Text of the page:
But, Menstrual Pads Are For Women! …Aren’t They? (Part 3 —REAL Problems, REAL Feminism)
True Feminism is NOT about transphobic dog whistles. It’s about removing body shame, and abundant access to menstrual care. #ME4All
This is a three-part article, and it’ll make more sense if you read the previous two parts. [Read Part 1: “The War of the Sexes”] [Read Part 2: “Moving Away from Gender Stereotypes”]
Now, Let’s Focus on REAL Feminist Issues & Solutions
Instead of getting into petty battles or distributing the oppression (oppressing smaller minorities to feel better about our own), let’s look at REAL problems, and let’s look for REAL solutions.
Shrouded In Shame and Secrecy
There is one very tangible problem when it comes to periods. They’re meant to be invisible. They’re shrouded in body shame.
Among women, the topic of menstruation is candidly out in the open. “I’m about to get my period;” “I’m bleeding so much today!” “I have such bad cramps right now.” It’s a natural part of conversation. When men are around, this topic is never brought to the surface.
The euphemisms indicate the sense of secrecy and shame. “Your friend’s here, right?” “Aunt Flo is visiting,” “Checking into the Red Roof Inn.” And of course the old standard, “lady business.” Girls are taught that their menses is something embarrassing, taboo — something not to be talked about. This has got to stop.
Carmen Esposito brings this shame to light, and pokes fun at it, in this bit:
And this shame translates into actual financial costs.
The Effects of Patriarchy-Driven Body Shame
This shame translates into a ‘hush-hush’ culture that fails to acknowledge menstruation as a natural bodily function. In places where menstruating folk don’t have full agency, this can become traumatic. Some examples are: Puberty-age girls, enbies and trans boys in school; menstruating military personnel; women, enbies and trans men in shelters (gender non-conforming youth are at much higher risk of being homeless); women, enbies and trans men in prison (again, gender non-conforming youth are at much higher risk of incarceration); and the great American shame of our generation — women, enbies and trans men in border detention facilities.
The Financial Costs of Hush-Hush Culture
Each state in the United States decides what items should be exempt from sales tax. It’s usually food and medication. Tampons and pads are usually not tax-exempt. This is egregious in the face of some tax exemptions currently in place — such as potato chips, or gun club memberships in Wisconsin or Mardi Gras beads in New Orleans.
Tampons and pads are NOT considered to be a qualified medical expense by most healthcare plans; they’re not provided for free in schools, shelters or workplaces.
Imagine if toilet paper was not freely provided in public restrooms — if you had to purchase it with quarters (who carries quarters anymore??).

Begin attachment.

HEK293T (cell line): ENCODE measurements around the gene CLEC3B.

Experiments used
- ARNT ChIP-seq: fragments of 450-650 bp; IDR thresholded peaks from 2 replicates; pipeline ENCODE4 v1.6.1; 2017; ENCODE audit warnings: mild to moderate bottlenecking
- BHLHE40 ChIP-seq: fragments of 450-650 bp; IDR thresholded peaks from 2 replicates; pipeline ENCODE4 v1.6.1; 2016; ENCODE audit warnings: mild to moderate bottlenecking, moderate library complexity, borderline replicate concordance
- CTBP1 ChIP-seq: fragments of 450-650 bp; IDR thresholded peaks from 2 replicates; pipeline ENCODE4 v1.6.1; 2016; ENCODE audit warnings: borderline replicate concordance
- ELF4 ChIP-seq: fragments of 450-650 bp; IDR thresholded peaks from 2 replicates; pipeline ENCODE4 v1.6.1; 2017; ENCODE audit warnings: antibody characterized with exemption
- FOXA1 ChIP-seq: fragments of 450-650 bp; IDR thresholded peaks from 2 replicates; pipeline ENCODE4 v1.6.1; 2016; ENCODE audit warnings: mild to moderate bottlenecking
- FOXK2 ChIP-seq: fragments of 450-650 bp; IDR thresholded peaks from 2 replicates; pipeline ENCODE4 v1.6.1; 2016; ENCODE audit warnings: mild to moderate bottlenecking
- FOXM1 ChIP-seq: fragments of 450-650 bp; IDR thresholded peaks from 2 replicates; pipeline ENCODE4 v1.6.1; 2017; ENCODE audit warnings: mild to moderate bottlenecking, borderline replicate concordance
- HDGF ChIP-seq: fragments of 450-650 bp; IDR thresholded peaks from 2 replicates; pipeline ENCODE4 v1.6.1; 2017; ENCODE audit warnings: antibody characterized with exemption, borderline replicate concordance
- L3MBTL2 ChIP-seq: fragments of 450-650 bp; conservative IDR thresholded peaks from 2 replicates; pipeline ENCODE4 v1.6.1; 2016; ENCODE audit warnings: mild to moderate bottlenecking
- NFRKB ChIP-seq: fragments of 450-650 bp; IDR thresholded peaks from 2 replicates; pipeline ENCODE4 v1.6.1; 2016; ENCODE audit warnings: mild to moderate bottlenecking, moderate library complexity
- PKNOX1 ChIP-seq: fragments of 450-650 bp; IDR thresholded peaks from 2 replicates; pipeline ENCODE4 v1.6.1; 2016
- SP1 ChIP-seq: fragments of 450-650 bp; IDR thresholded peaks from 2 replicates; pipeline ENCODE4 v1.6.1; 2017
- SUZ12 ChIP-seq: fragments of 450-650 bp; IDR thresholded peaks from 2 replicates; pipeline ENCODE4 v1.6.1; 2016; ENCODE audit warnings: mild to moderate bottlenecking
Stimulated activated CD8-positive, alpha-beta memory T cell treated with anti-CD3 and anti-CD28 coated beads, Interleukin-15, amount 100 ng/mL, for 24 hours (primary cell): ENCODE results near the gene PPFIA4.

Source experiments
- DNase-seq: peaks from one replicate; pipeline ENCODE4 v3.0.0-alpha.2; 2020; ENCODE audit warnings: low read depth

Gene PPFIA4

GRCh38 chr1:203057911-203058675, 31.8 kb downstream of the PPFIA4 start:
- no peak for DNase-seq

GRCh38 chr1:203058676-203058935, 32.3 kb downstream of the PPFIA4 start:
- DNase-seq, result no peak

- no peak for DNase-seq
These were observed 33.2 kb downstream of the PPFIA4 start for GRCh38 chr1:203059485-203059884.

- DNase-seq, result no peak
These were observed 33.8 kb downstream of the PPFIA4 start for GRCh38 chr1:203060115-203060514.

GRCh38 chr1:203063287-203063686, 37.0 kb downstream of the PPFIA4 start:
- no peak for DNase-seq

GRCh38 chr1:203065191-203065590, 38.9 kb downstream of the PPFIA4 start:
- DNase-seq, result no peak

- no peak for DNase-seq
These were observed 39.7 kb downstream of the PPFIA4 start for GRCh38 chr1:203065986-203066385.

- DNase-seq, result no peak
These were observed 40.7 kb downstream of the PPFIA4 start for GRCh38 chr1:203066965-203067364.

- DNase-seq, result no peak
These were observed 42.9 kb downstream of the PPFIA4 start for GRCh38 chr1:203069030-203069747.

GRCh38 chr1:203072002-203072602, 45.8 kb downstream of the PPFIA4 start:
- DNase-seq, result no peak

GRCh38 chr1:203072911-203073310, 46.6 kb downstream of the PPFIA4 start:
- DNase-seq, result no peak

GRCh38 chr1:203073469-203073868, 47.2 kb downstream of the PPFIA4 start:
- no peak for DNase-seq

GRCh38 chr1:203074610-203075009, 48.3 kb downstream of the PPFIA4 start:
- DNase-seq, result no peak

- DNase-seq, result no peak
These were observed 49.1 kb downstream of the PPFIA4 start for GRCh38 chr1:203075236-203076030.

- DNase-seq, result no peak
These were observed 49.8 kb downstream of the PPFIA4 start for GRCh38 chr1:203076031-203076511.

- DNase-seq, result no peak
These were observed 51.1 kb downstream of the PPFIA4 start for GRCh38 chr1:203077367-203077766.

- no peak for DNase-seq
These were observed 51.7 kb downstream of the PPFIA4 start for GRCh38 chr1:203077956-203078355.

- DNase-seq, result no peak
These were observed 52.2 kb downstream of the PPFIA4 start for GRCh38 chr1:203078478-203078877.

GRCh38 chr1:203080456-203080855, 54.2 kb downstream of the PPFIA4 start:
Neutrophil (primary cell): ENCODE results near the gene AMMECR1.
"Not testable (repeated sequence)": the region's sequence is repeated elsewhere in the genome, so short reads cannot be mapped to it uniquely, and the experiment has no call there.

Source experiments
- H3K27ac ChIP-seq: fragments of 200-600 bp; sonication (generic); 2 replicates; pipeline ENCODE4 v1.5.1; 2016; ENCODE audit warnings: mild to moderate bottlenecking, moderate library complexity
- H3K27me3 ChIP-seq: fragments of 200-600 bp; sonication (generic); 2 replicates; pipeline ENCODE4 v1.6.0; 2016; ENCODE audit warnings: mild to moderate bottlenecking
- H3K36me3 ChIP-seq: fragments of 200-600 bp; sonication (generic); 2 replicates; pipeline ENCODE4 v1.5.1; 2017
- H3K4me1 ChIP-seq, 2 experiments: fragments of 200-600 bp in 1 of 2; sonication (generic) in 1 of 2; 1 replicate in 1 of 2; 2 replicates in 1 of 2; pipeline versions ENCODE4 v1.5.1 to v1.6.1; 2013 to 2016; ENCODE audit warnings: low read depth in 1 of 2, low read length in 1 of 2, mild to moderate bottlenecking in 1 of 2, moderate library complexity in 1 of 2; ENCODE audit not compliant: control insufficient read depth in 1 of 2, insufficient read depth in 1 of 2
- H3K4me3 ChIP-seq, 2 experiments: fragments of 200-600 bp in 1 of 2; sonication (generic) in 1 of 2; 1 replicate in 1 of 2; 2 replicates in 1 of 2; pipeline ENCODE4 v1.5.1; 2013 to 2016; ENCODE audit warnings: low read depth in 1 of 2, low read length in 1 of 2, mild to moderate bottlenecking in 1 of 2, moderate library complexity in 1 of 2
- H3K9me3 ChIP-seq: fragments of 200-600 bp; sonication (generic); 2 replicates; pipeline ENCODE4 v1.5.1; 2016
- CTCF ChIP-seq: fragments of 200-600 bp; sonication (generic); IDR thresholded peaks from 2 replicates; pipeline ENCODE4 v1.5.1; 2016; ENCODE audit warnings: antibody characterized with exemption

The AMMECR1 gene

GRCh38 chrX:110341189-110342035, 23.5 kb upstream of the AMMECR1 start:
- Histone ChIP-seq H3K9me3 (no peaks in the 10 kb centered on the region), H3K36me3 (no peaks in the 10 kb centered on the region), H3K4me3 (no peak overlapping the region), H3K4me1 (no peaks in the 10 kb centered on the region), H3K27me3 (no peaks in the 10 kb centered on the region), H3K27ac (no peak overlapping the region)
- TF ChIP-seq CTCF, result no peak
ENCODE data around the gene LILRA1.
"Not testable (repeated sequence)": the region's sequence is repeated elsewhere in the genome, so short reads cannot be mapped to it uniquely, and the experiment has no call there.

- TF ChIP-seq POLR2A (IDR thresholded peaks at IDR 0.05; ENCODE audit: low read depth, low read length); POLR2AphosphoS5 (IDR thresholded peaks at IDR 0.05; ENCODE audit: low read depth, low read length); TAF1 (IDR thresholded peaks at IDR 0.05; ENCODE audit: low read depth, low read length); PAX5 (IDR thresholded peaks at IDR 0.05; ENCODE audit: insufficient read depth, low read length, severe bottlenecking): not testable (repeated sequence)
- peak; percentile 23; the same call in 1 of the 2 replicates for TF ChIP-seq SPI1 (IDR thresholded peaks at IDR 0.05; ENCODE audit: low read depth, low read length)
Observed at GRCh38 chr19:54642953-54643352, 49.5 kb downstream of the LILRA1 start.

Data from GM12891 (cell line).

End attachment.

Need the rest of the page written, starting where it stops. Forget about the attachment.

Incidentally, not long ago Always rallied with a campaign around this very topic.
The Menstrual Equity for All Act
Written in non-gendered language (the Bill refers to individuals, and does not limit the language to women), this House Resolution would make it mandatory that menstruation needs are provided for in Federal buildings, schools and shelters, that menstrual hygiene products are covered by Medicaid, and that workplaces with 100 employees or more provide these products free of charge to their employees.
National Period Day
This past Saturday Non-Profit PERIOD launched the first National Period Day to promote menstrual equity. There were rallies across the 50 states, with a special push toward the 35 states that still do not deem period products essential items. According to PERIOD’s founder and executive director Nadya Okamoto, four countries participated.
What You Can Do to Support Menstrual Equity
Here are some options for anyone wanting to support menstrual equity:
- Post a selfie or video of yourself explaining why you personally care about Menstrual Equity for All, and use the hashtag #ME4ALL. Tag @delunecare and @platformwomen on Instagram and they’ll make sure your voice is amplified.
- Write a letter to your own representative, asking them to vote yes on ME4All. You do not need to be an expert in politics to change policy or an expert in lobbying to change minds. You are an expert in you: the opportunities you’ve had, the struggles you’ve overcome and the barriers you still face. A handwritten note can go a long way with lawmakers. The letter is a chance for lawmakers to learn from you, their constituent, in your own words. *
- Sign up here to be notified by Platform of future lobby and advocacy days.
“Think of what we’d gain as a society if half of us no longer had to expend valuable energy on privately worrying about monthly menstrual health needs,” says Mimi Mallard, founder of De Lune period care products and period advocate. “More time spent focusing on education, self-determination, progress, and livelihood. Bleeding or not, let’s all come together to make menstrual equity the law of the land.”
* Some pro tips from Platform:
- Let your representative know they need to listen to you. Are you a voter and/or student in their district? Do you have other connections to the district?
- Next, tell them why you care — that’s your story. Why do you show up and speak out on menstrual health policy? Why are you taking the time to write this letter? Ask them to vote yes on ME4All.
- Close by letting them know you plan to stay active on this issue until change is realized.
- Finally, when addressing the envelope, refer to the lawmaker as “The Honorable (name).”